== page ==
Meningoencephalitis of Unknown Origin
What is meningoencephalitis of unknown origin?
Meningoencephalitis is a term referring to inflammation of the brain and the surrounding fluid and tissues. In canine patients, meningoencephalitis can often be further characterized into one of four types: granulomatous meningoencephalomyelitis (GME), necrotizing meningoencephalitis (NME), greyhound meningoencephalitis, and necrotizing leukoencephalitis (NLE). Each type of meningoencephalitis differs in the specific brain and spinal cord changes observed at the cellular level and there are slight variations in the management and prognosis for each disease. However, all four conditions are caused by an abnormal immune response directed against the patient’s own tissues.
Meningoencephalitis of unknown origin (MUO) is a term used to describe those cases of meningoencephalitis in which MRI and cerebrospinal fluid (CSF) analysis indicate inflammatory, non-infectious central nervous system (CNS) disease but diagnosis through microscopic analysis (histopathology) is not available. If the microscopic evaluation of nervous system tissue is impossible or impractical, meningoencephalitis of unknown origin may be diagnosed.
Are certain dogs at a higher risk for meningoencephalitis of unknown origin?
MUO is most commonly seen in small-breed dogs, suggesting a possible genetic basis for the condition; a genetic risk for the condition has been identified in the Pug and Maltese breeds. Large-breed dogs, however, can also occasionally develop the disease. Females are affected more frequently than males and affected dogs are typically over six months of age.
"...a genetic risk for the condition has been identified in the Pug and Maltese breeds."
What are the clinical signs of meningoencephalitis of unknown origin?
Clinical signs of MUO involve neurologic signs, which vary depending on which areas of the brain are affected by inflammation. In most cases, signs of MUO include seizures, muscle tremors, blindness, head tilt, vestibular signs (dizziness or falling over), or a head tilt. Affected dogs may also exhibit abnormal behaviors such as compulsively walking in circles. Some dogs may appear painful or become paralyzed.
These signs may develop suddenly, or they may progress slowly over a period of weeks to months.
How is meningoencephalitis of unknown origin diagnosed?
Your veterinarian will begin with a physical exam as well as blood work to assess your dog’s cell counts and internal organ function. If this blood work does not show any abnormalities that could explain the neurologic signs, your veterinarian may recommend infectious disease testing to rule out infections that could be causing them. If these initial tests are normal and no obvious causes for the neurologic abnormalities are found, your veterinarian will likely refer you to a veterinary neurologist.
The neurologist may perform two additional tests to aid in the diagnosis of meningoencephalitis: MRI and CSF analysis. Magnetic resonance imaging (MRI) is a type of imaging that uses a strong magnetic field to generate three-dimensional views of internal body structures. With the images provided through MRI, the neurologist can assess the internal structure of your dog’s brain and look for characteristic abnormalities that may suggest meningoencephalitis. This procedure is performed under general anesthesia because your dog must remain still for a prolonged period to obtain high-quality images.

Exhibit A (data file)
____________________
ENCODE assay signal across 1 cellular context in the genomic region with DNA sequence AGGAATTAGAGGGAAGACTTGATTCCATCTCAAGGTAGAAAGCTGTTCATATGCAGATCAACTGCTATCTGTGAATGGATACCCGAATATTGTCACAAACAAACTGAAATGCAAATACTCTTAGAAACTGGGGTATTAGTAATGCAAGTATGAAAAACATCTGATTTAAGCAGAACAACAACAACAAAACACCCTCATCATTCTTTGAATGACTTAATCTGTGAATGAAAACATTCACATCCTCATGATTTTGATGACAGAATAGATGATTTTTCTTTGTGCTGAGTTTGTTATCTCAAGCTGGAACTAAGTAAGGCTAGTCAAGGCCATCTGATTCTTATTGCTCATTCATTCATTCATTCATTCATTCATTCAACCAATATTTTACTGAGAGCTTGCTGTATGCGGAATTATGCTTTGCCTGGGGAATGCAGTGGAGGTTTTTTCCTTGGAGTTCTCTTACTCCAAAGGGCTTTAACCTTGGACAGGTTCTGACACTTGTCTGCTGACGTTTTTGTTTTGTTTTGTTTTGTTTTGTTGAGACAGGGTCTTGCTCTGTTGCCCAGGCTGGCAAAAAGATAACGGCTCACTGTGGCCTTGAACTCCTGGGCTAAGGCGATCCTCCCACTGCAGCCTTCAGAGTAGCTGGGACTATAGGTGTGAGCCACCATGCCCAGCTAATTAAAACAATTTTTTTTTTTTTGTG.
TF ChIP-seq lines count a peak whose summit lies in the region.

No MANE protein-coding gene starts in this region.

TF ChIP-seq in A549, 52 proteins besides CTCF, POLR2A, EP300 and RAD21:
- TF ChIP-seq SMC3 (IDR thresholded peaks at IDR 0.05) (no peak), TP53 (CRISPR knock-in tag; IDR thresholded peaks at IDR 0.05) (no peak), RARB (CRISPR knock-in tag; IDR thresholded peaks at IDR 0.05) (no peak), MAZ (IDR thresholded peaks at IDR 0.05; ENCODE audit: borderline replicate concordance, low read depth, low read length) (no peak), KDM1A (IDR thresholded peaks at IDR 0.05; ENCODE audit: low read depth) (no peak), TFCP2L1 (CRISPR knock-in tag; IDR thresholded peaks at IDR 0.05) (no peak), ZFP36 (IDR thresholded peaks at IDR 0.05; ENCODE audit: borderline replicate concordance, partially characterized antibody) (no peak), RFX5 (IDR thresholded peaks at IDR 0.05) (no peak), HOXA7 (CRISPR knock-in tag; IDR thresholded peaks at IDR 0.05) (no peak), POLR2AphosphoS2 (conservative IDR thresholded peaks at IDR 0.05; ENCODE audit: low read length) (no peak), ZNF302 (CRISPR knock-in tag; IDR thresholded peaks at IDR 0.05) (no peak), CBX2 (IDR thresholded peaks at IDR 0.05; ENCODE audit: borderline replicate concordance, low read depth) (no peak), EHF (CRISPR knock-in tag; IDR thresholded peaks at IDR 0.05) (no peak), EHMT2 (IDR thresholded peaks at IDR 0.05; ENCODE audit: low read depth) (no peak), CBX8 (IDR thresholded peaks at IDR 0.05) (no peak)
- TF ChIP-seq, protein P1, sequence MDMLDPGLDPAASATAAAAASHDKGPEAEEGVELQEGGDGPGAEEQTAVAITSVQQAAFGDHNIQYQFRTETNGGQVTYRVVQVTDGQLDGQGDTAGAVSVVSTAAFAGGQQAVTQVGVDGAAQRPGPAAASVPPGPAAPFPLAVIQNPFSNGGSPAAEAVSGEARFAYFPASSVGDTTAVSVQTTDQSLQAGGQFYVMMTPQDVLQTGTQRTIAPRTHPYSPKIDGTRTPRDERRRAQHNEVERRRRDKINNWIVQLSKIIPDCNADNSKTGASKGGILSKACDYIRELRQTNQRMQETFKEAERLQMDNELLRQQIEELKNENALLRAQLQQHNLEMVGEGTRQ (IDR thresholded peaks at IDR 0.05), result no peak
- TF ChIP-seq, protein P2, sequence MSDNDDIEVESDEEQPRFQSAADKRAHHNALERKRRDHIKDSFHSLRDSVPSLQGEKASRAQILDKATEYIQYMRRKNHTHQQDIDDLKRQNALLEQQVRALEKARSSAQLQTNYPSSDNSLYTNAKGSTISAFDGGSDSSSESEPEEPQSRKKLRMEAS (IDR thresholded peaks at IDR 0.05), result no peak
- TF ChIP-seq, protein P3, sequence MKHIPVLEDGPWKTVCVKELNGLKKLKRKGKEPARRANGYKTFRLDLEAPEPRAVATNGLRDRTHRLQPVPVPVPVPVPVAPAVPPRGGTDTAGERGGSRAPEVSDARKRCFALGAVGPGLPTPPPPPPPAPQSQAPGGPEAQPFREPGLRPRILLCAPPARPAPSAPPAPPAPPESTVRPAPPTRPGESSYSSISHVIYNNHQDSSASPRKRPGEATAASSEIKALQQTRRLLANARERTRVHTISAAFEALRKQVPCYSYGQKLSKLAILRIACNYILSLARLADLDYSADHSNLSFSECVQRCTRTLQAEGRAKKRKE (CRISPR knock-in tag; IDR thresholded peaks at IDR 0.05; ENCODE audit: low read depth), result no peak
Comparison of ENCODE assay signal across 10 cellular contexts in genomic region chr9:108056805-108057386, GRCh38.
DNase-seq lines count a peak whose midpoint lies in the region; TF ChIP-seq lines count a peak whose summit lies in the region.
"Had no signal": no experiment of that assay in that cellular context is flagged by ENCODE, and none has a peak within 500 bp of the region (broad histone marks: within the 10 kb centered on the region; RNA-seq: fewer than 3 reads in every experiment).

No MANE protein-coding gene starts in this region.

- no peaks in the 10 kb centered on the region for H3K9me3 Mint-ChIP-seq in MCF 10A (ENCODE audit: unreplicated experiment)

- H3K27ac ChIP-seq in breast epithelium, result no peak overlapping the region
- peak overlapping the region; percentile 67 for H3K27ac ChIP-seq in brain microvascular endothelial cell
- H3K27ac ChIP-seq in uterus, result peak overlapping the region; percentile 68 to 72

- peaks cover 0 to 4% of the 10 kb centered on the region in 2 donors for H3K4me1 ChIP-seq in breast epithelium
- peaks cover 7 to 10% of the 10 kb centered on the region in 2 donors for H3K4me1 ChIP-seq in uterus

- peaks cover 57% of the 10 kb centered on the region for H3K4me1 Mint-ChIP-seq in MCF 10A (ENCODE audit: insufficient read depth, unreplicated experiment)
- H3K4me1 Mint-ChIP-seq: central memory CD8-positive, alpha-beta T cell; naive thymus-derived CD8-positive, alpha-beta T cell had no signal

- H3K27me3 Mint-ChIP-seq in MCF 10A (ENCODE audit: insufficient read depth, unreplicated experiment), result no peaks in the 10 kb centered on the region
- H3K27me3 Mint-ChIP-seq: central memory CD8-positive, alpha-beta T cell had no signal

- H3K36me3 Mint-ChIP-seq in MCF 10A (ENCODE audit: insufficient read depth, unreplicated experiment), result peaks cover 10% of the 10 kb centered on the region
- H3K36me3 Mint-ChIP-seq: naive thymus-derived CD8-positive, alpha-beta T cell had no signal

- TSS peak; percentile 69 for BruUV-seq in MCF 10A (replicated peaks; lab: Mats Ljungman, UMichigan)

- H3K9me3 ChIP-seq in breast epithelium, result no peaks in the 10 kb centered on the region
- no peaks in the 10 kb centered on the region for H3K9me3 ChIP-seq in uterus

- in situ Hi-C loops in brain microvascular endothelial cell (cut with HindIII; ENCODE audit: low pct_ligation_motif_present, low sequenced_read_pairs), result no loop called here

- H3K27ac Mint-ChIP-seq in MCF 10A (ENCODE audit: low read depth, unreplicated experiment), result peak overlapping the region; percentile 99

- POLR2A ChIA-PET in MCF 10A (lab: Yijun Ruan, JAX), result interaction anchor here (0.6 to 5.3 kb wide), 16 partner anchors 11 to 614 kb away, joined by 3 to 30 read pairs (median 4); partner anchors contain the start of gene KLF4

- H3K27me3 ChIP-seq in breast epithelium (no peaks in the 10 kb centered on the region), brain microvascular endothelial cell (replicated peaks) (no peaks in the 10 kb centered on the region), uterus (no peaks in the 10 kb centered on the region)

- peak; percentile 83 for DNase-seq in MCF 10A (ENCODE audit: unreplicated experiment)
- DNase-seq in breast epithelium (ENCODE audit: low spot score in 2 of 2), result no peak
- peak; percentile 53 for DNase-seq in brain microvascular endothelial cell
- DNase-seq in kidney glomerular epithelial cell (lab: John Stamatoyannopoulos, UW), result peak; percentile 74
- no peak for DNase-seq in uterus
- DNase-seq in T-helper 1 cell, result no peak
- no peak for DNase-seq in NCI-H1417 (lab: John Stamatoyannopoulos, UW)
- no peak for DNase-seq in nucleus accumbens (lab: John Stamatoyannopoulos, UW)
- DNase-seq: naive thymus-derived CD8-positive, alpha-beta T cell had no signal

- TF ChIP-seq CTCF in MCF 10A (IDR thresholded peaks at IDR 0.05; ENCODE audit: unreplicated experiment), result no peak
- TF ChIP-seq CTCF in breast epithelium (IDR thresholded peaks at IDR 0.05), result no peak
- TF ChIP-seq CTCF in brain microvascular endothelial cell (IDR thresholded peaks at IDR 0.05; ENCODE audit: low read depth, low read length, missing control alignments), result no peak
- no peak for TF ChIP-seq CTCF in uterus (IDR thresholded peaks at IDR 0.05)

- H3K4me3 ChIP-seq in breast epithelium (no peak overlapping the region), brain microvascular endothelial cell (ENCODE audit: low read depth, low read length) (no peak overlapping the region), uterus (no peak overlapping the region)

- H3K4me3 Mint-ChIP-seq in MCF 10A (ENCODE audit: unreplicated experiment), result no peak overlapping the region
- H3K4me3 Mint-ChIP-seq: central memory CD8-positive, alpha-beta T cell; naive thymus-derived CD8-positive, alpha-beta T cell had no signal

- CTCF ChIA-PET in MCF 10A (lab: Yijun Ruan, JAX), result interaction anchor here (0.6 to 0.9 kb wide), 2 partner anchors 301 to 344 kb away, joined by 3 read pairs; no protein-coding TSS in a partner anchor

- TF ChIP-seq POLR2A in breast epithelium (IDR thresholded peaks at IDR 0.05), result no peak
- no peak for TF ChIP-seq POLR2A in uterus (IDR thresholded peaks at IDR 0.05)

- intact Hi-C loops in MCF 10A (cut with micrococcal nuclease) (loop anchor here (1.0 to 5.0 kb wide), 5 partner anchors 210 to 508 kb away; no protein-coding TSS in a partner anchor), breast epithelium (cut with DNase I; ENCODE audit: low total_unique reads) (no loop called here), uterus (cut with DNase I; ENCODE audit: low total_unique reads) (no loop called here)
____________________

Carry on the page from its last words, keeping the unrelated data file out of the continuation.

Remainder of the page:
"...the neurologist can assess the internal structure of your dog’s brain and look for characteristic abnormalities that may suggest meningoencephalitis."
While your dog is anesthetized, the neurologist will also perform a procedure known as a CSF tap. The brain and spinal cord are surrounded by cerebral spinal fluid, which acts as a shock absorber and protects the brain and spinal cord. In a CSF tap, a small amount of this fluid is removed using a long needle, and the fluid can be analyzed. The composition of the fluid will be tested, and the fluid will be examined under a microscope to assess what types of cells are present. The results of CSF analysis can be used to assess for the presence of meningoencephalitis.
How is meningoencephalitis of unknown origin treated?
MUO is typically caused by an underlying autoimmune condition; therefore, affected dogs are typically treated with immunosuppressant drugs. Commonly used drugs include prednisone (Deltasone®, Meticorten®), dexamethasone (Azium®, Decadron®, Dexasone®, Dexavet®), cyclosporine (Atopica®), and azathioprine (Imuran®).
Your veterinarian may also prescribe antibiotics to address the possibility of underlying infection and to prevent infections that could worsen the autoimmune disease. These antibiotics may include doxycycline (Vibramycin®, Monodox®), enrofloxacin (Baytril®), or clindamycin (Clindadrops®, Antirobe®, Cleocin®).
What is the prognosis for meningoencephalitis of unknown origin?
Multiple factors are associated with survival rates in patients with MUO, including the type of meningoencephalitis and clinical signs. Dogs who have confined focal lesions have a better prognosis than those with multifocal (widespread) disease. Dogs who present with seizures at the time of diagnosis often have a worse prognosis than those without seizures.
One of the best predictors of prognosis, however, is the response to therapy. Dogs showing an improvement in both MRI appearance and CSF analysis after three months of treatment typically have a good long-term prognosis. If dogs do not respond within the first three months of treatment, their prognosis is guarded.
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